My Traffic Signal Controllers

“Just as God intended!” ~ Buster from the Baltimore Streetcar Museum, when he came across an electro-mechanical controller at a Baltimore intersection

While some of my signals are running nicely on hobby circuit board controllers – Sean Breen in Canada being my favorite provider of these – there’s something special about the look and sound of an electro-mechanical (e/m) controller. These old devices use outdated but fascinating technology, implemented in a variety of ways, to run signals. Here are the street controllers, electromechanical and otherwise, that I have owned.


1960s Eagle EF-20

In June 2019, after five years without hearing that familiar “ker-chunk” of an e/m controller running my traffic lights, I acquired a working 1960s Eagle EF-20 put together by a collector in Ohio.  The controller unit itself (the pale green box with the timer dial window) was legally procured years ago from Lewiston, Idaho surplus by a signal technician/collector in the Pacific NW. The Eagle EF-20 seems to have earned a reputation as a reliable controller, and so there are lots of them and lots of parts for them out there.

My EF-20 was already configured for two-way vehicular and pedestrian motion with solid-state flash, so I only had to wire up the signals and power chord to the panel board and paint the cabinet. I am currently using it simply to run my NYC signal using the old-fashioned sequence of green->dark->red (see video above).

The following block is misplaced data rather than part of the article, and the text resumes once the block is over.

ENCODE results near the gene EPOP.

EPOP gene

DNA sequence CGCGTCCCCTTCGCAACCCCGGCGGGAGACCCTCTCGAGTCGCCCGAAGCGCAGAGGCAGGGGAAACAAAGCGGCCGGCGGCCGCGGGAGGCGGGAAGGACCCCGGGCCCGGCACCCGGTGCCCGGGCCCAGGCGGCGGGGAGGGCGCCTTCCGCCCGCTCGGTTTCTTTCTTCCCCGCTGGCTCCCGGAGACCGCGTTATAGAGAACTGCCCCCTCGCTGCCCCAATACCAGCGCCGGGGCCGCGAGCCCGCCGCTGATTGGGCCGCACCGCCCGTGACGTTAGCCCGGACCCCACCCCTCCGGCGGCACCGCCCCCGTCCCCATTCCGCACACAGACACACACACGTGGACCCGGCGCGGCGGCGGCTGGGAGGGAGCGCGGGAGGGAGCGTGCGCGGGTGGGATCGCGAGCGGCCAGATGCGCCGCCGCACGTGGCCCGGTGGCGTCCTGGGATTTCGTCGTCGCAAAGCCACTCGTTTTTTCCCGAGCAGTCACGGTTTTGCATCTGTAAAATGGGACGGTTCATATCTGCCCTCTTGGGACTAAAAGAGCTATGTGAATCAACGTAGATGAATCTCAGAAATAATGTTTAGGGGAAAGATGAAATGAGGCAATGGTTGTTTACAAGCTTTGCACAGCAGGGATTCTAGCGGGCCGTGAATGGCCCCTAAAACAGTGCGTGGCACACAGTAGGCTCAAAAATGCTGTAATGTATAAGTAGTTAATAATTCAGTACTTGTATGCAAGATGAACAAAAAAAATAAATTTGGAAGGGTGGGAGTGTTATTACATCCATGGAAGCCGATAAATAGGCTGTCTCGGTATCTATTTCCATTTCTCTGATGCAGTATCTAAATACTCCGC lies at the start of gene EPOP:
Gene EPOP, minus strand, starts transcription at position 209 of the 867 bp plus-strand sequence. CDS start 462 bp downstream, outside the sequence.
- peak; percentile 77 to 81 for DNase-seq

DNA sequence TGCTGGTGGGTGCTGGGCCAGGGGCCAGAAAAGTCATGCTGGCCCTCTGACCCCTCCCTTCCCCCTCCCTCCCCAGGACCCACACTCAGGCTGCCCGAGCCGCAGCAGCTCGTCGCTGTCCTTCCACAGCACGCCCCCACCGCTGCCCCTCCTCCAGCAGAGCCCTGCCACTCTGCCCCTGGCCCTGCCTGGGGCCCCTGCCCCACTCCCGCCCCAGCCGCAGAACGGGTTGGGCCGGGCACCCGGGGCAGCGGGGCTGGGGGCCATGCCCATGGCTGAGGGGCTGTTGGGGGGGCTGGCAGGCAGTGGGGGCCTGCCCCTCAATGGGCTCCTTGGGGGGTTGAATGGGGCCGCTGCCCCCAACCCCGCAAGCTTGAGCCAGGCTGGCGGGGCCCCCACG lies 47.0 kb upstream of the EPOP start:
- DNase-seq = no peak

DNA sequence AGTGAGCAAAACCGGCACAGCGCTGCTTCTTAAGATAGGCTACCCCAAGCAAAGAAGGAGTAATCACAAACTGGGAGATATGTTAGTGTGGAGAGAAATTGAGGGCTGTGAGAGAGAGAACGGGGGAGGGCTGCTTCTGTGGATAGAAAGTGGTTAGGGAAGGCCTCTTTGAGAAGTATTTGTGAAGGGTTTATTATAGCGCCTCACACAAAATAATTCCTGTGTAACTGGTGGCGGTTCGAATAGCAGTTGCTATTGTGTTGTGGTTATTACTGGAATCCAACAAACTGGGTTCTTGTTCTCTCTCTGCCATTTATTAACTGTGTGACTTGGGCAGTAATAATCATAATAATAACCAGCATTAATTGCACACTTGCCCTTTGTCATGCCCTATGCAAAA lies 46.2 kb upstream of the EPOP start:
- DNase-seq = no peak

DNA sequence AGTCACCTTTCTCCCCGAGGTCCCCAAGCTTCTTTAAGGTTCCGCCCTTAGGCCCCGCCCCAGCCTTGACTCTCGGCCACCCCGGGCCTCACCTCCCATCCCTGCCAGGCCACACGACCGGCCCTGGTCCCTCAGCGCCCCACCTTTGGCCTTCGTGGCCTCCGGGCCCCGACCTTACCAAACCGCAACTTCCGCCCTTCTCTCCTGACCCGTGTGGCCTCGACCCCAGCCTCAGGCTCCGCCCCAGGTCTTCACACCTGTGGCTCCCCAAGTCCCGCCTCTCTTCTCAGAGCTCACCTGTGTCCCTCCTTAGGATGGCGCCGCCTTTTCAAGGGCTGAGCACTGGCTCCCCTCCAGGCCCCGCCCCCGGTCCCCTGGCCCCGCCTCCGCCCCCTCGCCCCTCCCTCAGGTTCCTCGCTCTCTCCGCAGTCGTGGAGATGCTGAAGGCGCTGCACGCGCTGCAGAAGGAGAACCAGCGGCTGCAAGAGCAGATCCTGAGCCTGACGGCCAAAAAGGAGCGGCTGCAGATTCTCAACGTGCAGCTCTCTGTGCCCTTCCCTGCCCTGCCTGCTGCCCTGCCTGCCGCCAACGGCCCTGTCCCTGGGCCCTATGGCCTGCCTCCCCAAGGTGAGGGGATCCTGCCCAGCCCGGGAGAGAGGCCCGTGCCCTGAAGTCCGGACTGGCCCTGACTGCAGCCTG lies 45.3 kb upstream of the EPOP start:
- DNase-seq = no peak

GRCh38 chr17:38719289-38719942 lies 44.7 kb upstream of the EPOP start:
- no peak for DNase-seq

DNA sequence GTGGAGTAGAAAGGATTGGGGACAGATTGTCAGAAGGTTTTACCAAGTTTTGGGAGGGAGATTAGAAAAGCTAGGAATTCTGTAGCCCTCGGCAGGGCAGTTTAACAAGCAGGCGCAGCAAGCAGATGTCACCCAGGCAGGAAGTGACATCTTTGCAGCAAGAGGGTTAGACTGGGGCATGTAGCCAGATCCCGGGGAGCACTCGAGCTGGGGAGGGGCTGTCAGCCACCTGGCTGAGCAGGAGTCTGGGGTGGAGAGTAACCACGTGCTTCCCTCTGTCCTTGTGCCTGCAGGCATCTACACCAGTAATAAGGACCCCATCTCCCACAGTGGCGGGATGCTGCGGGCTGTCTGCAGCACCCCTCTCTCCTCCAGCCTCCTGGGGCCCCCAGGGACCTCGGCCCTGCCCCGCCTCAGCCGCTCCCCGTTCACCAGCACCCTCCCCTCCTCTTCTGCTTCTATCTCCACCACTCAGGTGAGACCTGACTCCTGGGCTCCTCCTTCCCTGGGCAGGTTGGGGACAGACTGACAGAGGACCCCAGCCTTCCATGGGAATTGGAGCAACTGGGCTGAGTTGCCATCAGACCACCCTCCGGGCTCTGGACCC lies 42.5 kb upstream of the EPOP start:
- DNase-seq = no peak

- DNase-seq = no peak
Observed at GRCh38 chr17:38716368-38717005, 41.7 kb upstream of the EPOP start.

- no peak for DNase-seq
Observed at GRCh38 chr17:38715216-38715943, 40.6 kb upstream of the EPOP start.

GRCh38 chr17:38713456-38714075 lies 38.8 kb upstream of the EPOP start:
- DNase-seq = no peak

1940s Marbelite Cabinet (with solid-state flasher)

This small cabinet (rounded inner dimensions: 16 x 11 x 7) was originally produced by American Gas Accumulator, probably around 1930, and was inherited by Marbelite when they took over Signal Service Corp in late 1945. The cast IDs for the body and door are AGA1777 and AGA1778, respectively.

These cabinets were used for M15 controllers, and possibly other models, as well as for electromechanical flasher units. My cabinet came to me with a newer solid-state flasher unit and a junky digital timer. The panel board was rotting piece of plywood. I replaced it with a new piece of wood, and mounted the flasher, fuse and terminal strip to it. I’d love to stumble across an M15 or another AGA/SSC/Marb controller that would fit here, but the chances of that are pretty slim. I have it running my Marbelite 2-way blinker for the forseeable future.

The photo on the left, taken from Trackside Gorilla’s Flickr collection, shows one of these cabinets that was recently in service with a full controller in Kingston, NY. If you look closely, the lettering on the door, including the “M” logo, have a different font than my cabinet has.


2000 General Traffic Equipment (GTE)

The previous e/m controller I owned was a General Traffic Equipment (GTE) controller built in 2000 that was retired from Brooklyn, NY.   I picked this one up from the GTE warehouse in Newburgh, NY in 2012.

I had a very cool display going with this controller for a while in my old place. Much thanks to New Jersey collector Steven Gembara for helping me set it up.


1993 GTE Model B3

My first controller was a GTE Model B3 controller made for New Orleans in 1993.  This manufacture date came as a surprise to me – up to that time, I had assumed that e/m controllers ceased to be manufactured sometime around 1970.  I acquired this controller from a very nice collector who shipped it to me from Louisiana in 2003.  I had it running my lights when my kids were just little tots playing around them in the basement…great memories!

When I first got my NYC red-green signal, I configured the B3 to run it in the sequence that NYC used for red-green signals starting in the ’50s. Instead of a dark caution phase, they illuminated green and red simultaneously :